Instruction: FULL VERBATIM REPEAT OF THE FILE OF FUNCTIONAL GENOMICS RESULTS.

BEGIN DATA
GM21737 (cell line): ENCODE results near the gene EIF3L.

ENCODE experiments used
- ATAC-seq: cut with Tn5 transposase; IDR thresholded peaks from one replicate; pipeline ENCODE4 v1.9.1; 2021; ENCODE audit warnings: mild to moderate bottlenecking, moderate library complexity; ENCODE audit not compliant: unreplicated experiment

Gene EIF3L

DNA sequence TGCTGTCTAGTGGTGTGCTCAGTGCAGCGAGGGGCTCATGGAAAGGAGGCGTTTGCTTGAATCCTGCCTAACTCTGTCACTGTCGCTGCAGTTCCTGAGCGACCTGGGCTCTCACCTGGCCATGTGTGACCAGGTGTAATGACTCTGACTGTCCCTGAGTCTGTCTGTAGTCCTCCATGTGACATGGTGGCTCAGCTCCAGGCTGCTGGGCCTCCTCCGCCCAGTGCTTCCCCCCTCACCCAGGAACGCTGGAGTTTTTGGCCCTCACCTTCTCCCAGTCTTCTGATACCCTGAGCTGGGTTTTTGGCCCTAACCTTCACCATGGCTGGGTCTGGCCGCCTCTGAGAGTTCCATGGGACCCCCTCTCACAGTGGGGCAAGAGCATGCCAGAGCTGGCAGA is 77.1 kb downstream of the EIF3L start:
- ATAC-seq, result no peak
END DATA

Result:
GM21737 (cell line): ENCODE results near the gene EIF3L.

ENCODE experiments used
- ATAC-seq: cut with Tn5 transposase; IDR thresholded peaks from one replicate; pipeline ENCODE4 v1.9.1; 2021; ENCODE audit warnings: mild to moderate bottlenecking, moderate library complexity; ENCODE audit not compliant: unreplicated experiment

Gene EIF3L

DNA sequence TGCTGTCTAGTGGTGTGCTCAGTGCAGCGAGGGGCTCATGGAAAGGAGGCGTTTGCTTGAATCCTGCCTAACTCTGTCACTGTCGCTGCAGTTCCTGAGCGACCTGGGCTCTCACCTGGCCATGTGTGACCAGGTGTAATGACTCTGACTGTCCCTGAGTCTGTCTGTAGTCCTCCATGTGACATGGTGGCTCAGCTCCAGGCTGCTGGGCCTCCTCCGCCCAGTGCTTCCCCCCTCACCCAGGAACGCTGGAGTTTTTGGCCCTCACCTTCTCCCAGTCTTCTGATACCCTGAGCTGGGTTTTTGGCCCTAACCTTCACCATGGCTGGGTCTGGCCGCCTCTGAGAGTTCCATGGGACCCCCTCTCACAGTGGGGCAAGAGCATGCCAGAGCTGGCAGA is 77.1 kb downstream of the EIF3L start:
- ATAC-seq, result no peak